Miami Heat Shows How Great Ball Movement Wins Games Against Los Angeles Clippers

By Scott Groff
chris bosh
Kirby Lee-USA TODAY Sports

The Miami Heat held on to defeat the Los Angeles Clippers 116-112 on Wednesday night at Staples Center. The Clippers once again displayed their inability to defend when playing a quality opponent. Los Angeles seems to have no problem holding teams such as the Milwaukee Bucks and Utah Jazz under 90 points. But on the contrary, they have given up over 110 points to four out of their last seven opponents.

Miami displayed incredible ball movement, something that has been lacking from them at times this season. The Heat do a great job of making a pass at the last second even if the initial look at the basket is acceptable. It’s this extra pass that enables them to always shoot such a high percentage because of how wide open and in rhythm they repeatedly are.

The Heat finished with 33 assists on 41 field goals made. All five of Miami’s starters were in double-figures, with LeBron James leading the way with 31 points.

The Clippers, on the other hand, can score with the best, but their shots are certainly at a higher degree of difficulty. Part of the problem is not having Chris Paul at their disposal, which forces the team to rely on Jamal Crawford to go one-on-one. Crawford is explosive, but has proven to shoot his team out of a game against a capable defense. In the second half, Miami turned up their defense a notch as Darren Collison and Crawford could not break them down.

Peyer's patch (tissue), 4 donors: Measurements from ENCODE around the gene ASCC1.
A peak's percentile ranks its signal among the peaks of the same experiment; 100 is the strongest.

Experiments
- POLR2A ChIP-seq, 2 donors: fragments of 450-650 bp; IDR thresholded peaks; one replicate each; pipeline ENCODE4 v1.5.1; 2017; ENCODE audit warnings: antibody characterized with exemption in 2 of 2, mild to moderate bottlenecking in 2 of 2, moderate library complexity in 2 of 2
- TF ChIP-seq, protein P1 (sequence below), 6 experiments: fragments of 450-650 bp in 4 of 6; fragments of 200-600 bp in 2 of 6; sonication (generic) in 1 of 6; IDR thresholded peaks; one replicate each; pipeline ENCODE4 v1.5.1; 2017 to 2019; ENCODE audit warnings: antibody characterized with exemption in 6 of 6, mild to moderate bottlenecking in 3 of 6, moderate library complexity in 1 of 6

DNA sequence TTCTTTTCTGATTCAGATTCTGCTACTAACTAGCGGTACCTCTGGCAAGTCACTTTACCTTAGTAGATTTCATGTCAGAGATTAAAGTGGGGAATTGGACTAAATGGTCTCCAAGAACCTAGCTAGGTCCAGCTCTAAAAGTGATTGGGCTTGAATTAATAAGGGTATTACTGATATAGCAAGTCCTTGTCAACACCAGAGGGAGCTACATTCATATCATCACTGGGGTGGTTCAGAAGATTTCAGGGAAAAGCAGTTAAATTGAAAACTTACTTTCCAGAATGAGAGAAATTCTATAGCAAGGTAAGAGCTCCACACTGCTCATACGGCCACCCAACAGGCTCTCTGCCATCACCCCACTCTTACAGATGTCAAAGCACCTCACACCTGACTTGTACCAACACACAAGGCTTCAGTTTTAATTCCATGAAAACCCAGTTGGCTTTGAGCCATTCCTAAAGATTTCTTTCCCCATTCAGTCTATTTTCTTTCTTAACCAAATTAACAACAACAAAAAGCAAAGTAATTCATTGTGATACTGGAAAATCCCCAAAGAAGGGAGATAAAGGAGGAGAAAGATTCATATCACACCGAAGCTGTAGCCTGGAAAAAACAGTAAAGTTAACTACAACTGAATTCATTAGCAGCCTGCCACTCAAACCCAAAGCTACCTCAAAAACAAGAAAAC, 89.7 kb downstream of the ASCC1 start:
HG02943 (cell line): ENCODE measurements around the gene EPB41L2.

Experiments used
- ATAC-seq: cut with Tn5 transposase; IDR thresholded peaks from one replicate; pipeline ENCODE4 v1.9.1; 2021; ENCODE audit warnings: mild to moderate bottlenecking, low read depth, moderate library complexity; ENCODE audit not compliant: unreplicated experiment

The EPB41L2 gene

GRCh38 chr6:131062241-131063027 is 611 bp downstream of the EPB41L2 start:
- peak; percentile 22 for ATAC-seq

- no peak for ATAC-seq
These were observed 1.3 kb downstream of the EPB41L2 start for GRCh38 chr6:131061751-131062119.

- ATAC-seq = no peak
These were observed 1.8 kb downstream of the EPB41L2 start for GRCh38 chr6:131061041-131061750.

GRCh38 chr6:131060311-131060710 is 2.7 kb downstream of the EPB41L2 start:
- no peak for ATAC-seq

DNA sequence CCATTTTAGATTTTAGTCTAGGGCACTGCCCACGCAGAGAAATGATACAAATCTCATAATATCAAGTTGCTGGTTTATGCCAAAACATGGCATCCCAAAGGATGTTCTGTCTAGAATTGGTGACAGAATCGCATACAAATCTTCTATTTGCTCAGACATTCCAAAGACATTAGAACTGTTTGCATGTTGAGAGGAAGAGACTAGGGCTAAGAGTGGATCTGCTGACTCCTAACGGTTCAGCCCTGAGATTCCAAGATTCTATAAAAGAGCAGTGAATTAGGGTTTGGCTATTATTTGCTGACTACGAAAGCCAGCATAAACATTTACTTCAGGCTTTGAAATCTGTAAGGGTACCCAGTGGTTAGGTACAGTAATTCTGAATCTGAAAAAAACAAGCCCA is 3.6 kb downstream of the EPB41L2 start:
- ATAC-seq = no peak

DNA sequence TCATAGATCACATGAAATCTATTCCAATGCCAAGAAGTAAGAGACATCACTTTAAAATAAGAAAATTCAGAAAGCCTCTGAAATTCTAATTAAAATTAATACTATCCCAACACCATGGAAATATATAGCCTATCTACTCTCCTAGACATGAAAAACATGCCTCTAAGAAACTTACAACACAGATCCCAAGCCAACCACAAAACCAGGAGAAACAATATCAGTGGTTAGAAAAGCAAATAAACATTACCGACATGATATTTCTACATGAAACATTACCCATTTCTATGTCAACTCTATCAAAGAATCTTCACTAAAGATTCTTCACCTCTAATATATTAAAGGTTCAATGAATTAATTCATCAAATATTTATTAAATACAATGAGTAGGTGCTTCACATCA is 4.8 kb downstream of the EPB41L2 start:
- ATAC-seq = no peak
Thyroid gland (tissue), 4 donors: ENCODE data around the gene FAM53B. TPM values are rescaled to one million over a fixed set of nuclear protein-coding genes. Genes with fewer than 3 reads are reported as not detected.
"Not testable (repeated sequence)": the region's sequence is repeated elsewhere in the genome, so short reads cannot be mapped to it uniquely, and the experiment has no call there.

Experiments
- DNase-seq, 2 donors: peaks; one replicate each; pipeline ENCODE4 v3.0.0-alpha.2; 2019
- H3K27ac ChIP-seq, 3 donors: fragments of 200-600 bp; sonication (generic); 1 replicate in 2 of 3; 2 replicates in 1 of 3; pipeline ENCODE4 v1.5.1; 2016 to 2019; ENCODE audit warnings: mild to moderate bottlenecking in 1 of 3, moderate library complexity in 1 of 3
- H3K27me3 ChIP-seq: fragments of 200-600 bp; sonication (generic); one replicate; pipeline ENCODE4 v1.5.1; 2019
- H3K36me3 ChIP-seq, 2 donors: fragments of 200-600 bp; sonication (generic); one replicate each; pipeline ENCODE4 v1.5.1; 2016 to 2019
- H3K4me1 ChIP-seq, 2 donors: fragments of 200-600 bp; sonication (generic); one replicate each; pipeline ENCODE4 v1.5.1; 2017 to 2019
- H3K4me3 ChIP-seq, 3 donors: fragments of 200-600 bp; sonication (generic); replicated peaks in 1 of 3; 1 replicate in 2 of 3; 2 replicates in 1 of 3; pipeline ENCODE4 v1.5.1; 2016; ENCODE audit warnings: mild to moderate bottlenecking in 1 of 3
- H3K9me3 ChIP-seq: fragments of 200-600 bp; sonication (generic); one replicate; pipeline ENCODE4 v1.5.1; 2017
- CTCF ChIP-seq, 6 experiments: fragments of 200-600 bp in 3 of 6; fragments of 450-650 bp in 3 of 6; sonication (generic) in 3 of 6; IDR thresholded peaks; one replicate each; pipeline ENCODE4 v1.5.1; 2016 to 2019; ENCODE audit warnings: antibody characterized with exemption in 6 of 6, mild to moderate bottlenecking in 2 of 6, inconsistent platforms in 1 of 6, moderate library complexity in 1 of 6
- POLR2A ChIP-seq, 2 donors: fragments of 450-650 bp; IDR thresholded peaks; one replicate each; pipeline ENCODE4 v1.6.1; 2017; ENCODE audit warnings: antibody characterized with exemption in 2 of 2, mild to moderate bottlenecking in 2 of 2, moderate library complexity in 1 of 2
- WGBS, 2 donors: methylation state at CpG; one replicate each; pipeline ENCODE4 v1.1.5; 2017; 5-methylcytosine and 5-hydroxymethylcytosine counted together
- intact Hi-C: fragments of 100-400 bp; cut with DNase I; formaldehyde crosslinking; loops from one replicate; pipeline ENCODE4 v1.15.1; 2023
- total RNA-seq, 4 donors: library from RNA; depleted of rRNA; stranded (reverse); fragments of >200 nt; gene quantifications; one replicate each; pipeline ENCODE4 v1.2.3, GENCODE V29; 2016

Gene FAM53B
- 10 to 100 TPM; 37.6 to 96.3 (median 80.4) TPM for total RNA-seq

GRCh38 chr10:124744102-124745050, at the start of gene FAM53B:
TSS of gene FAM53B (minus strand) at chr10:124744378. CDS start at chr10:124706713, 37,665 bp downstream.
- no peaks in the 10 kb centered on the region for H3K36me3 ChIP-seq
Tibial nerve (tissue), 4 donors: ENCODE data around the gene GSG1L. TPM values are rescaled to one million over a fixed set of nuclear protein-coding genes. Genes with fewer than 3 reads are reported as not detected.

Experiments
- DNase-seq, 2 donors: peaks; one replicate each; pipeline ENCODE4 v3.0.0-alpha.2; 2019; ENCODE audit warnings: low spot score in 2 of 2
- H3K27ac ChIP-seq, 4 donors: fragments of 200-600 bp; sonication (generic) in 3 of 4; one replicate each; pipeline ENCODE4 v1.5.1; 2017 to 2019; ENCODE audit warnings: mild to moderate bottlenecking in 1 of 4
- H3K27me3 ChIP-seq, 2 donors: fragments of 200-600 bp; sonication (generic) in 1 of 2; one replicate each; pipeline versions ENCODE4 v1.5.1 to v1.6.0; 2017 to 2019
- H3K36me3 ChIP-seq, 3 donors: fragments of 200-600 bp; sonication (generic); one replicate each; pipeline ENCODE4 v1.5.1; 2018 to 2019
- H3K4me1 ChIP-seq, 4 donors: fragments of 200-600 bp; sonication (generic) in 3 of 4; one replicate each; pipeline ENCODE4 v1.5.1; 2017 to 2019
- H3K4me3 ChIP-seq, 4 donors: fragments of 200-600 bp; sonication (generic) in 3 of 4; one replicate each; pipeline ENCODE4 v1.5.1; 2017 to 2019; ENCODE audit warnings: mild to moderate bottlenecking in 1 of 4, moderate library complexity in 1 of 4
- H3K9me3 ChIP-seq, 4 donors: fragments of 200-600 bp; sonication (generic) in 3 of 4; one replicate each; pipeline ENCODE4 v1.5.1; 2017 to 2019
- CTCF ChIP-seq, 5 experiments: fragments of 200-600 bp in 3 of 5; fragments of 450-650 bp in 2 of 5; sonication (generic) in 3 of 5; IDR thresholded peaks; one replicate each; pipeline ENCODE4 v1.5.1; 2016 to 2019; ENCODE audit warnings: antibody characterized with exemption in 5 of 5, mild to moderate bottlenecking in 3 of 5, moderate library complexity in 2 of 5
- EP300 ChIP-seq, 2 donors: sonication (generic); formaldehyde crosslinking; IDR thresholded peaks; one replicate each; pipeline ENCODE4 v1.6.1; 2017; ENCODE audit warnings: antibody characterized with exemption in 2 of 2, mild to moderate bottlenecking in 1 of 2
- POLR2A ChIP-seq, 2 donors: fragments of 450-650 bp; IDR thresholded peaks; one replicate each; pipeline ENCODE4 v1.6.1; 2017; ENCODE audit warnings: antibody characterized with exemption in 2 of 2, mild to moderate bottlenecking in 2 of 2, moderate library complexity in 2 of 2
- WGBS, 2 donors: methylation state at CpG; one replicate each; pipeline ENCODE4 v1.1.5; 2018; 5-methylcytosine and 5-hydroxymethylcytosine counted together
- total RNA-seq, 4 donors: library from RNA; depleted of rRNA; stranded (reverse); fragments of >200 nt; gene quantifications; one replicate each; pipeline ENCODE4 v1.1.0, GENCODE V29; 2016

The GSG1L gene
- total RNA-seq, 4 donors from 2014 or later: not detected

The Clippers made a nice run in the fourth quarter by taking advantage of their size to get multiple offensive rebounds, but it wasn’t enough.

The Clippers’ big men DeAndre Jordan and Blake Griffin continually lack an understanding of how to defend against great ball movement. Griffin in particular gets lost and forgets to rotate to the open space to defend the open man. Doc Rivers is not quite there with his squad in getting them to make multiple efforts to get stops. Ultimately, that will be the deciding factor if Los Angeles wants to compete for a championship, something the Heat know all about.

Scott Groff is a writer for Follow him on Twitter @ucla_unknown and add him to your network on Google.

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